I’ve got your Thanksgiving turkey lined up!
I don’t know about you, but I’m officially in Thanksgiving mode over here. And I’m about to share some amazing new recipes to help you prepare!
First off, my citrus roast turkey! I decided to use lots of fresh and vibrant ingredients for my turkey this year. We cook everyday meals with fresh and bright produce, why not cook our turkey like that too??
The lemons and oranges add a bright and tangy flavor, while the garlic, onions and spices pack in even more incredible flavor! Plus, bonus? The roasted garlic, onions and fruit can be served and eaten right along side the turkey. Not to mention, all these ingredients make an amazing gravy at the bottom of the pan. Add it to stuffing, veggies, or dip bread into it! SO GOOD!
I have to be honest, I have absolutely no desire to roast an entire turkey. Between the brining and dry rub techniques and the different methods for cooking it perfectly, I always get turned off. Not to mention, when I’m hosting, the last thing I want to do is worry about whether my turkey is too dry or cooked enough.
My solution? Create a beautiful, quick and easy turkey platter made up of turkey parts. You heard me. Parts, not a whole bird!!
Based on what I’ve read, been told, and with the hostess in mind, I have a few reasons why I totally recommend making your turkey from parts this year!
- The turkey breasts, thighs and legs require different cooking times. So, instead of hoping it all cooks evenly, you can simply remove the parts that are cooked through from the pan, and leave the rest to continue cooking.
- You can purchase more of the meat your guests prefer.If your family likes white meat more than dark, buy more of that. Everyone wins!
- No need to carve an entire turkey. There is no way a hot turkey carved at the table is practical. Serving parts is so much easier and more manageable, not to mention, looks nicer. In my family, we don’t bring the turkey to the table Norman Rockwell-style, so we’re not sacrificing anything.
- Takes up way less oven space. If you are having upwards of 15-20 people at your table (we usually have 25-30), your bird is going to be big and tall. With turkey parts, there’s no worrying about the size.
- Takes less time to cook. Turkey parts cook faster than a whole turkey, and faster cooking time means freeing up your oven for other important things, like my Granola Pie!
- It’s a great make-ahead option. One of my favorite tips for being an organized hostess is preparing ahead. With turkey parts you can cook them ahead, assemble your platter and keep it warm with foil until you’re ready to eat.
- A deconstructed turkey platter is a showstopper! You can assemble it however you like. Add herbs, fresh, dried or cooked fruit, or even nuts. You really can’t go wrong, and your guests will be super impressed!
There you have it! A beautiful turkey platter makes a dramatic centerpiece without any downsides! This year, stress less and enjoy the holiday more!
To assemble, I started with a large platter and piled on some fresh arugula. You can use any greens you like. I happen to love warm arugula with chicken and citrus flavors, so I went with it.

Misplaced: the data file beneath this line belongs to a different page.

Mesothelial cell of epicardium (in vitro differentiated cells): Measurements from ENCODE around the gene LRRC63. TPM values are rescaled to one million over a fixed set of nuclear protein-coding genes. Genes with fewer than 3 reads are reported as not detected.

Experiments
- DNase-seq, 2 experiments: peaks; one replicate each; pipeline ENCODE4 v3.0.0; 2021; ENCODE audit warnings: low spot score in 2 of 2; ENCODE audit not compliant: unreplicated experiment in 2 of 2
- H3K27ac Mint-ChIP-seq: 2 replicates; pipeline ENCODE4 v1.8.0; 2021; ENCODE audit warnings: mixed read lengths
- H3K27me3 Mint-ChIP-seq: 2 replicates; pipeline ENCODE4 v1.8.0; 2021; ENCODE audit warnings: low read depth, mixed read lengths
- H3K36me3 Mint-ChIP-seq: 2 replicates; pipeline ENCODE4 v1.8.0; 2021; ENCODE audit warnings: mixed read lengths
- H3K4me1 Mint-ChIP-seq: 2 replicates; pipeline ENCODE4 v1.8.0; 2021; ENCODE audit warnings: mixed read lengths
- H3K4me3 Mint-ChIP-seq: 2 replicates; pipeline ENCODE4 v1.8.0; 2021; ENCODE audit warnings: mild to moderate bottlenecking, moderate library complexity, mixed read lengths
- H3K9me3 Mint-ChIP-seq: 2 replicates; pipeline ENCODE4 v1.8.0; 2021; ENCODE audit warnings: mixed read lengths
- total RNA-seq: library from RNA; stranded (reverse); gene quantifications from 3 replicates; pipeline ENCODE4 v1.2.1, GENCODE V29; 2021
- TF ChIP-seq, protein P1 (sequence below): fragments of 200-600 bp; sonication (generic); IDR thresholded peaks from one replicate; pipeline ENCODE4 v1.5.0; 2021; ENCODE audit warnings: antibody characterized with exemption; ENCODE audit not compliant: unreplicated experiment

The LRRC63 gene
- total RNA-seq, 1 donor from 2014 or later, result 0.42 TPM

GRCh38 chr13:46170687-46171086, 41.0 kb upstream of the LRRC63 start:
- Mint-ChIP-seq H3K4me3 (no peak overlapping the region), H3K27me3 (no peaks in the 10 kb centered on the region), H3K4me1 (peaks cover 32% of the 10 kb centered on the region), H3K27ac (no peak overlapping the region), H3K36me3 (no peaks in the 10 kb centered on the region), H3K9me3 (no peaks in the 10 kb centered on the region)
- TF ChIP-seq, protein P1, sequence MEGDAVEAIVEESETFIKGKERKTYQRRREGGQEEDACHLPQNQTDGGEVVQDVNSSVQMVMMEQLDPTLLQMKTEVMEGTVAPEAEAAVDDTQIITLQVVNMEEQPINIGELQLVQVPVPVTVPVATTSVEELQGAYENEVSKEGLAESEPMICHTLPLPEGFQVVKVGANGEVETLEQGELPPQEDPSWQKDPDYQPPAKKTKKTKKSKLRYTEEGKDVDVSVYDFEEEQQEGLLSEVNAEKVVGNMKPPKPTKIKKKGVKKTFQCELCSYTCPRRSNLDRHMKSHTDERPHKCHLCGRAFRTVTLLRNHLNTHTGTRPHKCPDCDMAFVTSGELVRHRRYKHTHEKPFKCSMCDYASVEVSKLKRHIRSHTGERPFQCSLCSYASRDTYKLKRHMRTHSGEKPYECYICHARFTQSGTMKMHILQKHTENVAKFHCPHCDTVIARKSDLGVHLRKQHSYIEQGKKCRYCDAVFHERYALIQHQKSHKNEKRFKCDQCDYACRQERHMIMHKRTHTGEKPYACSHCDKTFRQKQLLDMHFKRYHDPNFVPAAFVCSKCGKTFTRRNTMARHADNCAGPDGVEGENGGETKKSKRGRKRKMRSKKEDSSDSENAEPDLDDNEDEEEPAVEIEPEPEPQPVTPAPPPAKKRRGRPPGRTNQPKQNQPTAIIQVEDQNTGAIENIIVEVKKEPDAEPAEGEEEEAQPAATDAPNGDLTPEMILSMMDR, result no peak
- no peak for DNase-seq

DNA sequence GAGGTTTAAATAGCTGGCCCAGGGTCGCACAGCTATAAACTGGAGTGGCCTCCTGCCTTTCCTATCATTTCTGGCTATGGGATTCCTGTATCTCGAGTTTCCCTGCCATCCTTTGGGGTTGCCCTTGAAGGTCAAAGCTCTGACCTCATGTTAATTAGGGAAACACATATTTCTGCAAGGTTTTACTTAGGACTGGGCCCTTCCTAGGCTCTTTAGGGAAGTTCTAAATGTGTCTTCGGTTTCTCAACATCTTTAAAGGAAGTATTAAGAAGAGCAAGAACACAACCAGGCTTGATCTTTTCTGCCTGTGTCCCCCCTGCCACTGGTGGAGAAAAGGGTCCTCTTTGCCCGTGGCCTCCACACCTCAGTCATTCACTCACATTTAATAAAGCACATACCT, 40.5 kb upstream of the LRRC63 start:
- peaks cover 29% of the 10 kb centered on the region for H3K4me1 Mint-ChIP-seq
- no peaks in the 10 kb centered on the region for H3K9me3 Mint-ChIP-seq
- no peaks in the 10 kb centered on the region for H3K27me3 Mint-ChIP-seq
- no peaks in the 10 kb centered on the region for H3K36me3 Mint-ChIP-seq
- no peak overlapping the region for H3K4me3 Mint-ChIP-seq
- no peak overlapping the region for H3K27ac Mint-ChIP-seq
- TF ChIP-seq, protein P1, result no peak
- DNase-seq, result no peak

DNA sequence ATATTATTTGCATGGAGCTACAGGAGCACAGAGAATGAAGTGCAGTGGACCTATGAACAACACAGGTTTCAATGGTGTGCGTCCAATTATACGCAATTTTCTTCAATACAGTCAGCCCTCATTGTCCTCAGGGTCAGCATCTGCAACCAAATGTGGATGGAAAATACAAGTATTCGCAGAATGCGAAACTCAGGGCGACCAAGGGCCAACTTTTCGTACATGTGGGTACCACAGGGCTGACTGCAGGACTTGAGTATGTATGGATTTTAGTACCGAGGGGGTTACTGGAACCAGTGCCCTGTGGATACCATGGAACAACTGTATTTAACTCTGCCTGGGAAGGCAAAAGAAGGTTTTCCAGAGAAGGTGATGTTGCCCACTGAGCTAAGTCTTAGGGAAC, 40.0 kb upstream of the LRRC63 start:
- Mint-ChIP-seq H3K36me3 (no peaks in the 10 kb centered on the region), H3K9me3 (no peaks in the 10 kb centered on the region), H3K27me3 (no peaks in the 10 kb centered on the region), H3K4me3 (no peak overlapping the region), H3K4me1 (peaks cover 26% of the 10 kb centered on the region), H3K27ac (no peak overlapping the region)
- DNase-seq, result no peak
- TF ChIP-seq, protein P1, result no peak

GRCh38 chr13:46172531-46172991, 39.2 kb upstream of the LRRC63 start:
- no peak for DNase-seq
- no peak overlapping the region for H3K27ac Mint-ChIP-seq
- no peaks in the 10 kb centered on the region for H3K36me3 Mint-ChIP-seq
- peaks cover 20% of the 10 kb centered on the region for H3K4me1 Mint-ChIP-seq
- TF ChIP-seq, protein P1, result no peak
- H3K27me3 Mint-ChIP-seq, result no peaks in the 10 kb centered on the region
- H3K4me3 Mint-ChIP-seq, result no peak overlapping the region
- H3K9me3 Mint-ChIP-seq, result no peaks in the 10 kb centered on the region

Then I sliced my chicken breast (probably should’ve sliced it thinner…), placed it on the platter, and added the legs.
I then added seared and fresh fruit, some of the roasted garlic heads and stuck in some fresh mint leaves. That’s all there is to it!
Some other options:
Use ingredients with flavors, colors and textures that you love!
- 3 Turkey drumsticks, skin on (2.66 lbs)
- 1 Turkey half breast, bone in and skin on (2.48 lbs)
- 2 tablespoons kosher salt
- 1 tablespoon ground black pepper
- 2-3 teaspoons whole fennel seeds
- 3 yellow onions, halved and sliced ¼ inch thick
- 1 lemon, halved and sliced ¼ inch thick
- 1 navel orange, halved and sliced ¼ inch thick
- 2 garlic heads, cut in half
- 2 cups chicken broth
- For Garnish:
- Handful of arugula leaves
- 1 pomegranate, quartered
- 1 lemon, halved and seared
- 1 clementine, quartered
- Fresh mint leaves
- Place the turkey parts on a large plate and pat dry. Drizzle with oil and season all sides, and under the skin with salt, pepper and fennel seeds. Set aside.
- Divide the onion slices evenly across the bottom of two roasting pans. Place the turkey breast in one pan, and the drumsticks in the other pan, skin side up on top of the onions. Divide the lemon slices, orange slices and garlic evenly between both pans. Pour half of the broth into the bottom of one pan and the remaining half into the second pan.
- Bake for 2 - 3 hours, basting every half hour. The half breast will be done once it registers 165 degrees on an instant-read thermometer, inserted into the thickest area. Remove from the oven and cover with aluminum foil for 15 minutes before slicing.
- Continue baking the drumsticks for 20- 30 minutes, until it registers 180 degrees.
- Reserve the juices for gravy, and save the fruit, onions and garlic to serve on the side of the turkey.
- There are a few ways to ensure your turkey gets to the table while it’s still hot:
- a) If eating your turkey right out of the oven, assemble the platter and serve.
- b) If waiting about 10 minutes from the time it comes out of the oven, leavethe turkey in the pan and cover with foil.
- c) If waiting longer (15 minutes or more) from the time it comes out of the oven, keep the turkey covered with it's juices in a really low oven until ready to eat.
- Right before serving, assemble the arugula on a big platter. Add the hot turkey, cooked and fresh fruit and garnish with mint leaves.
Cook and slice the turkey as instructed above. Heat room temperature turkey covered with foil in their pans with their juices, for 15-30 minutes until the turkey is heated through. (Cold turkey will require longer time in the oven to heat through). Once the turkey is hot, assemble on the platter and serve right away.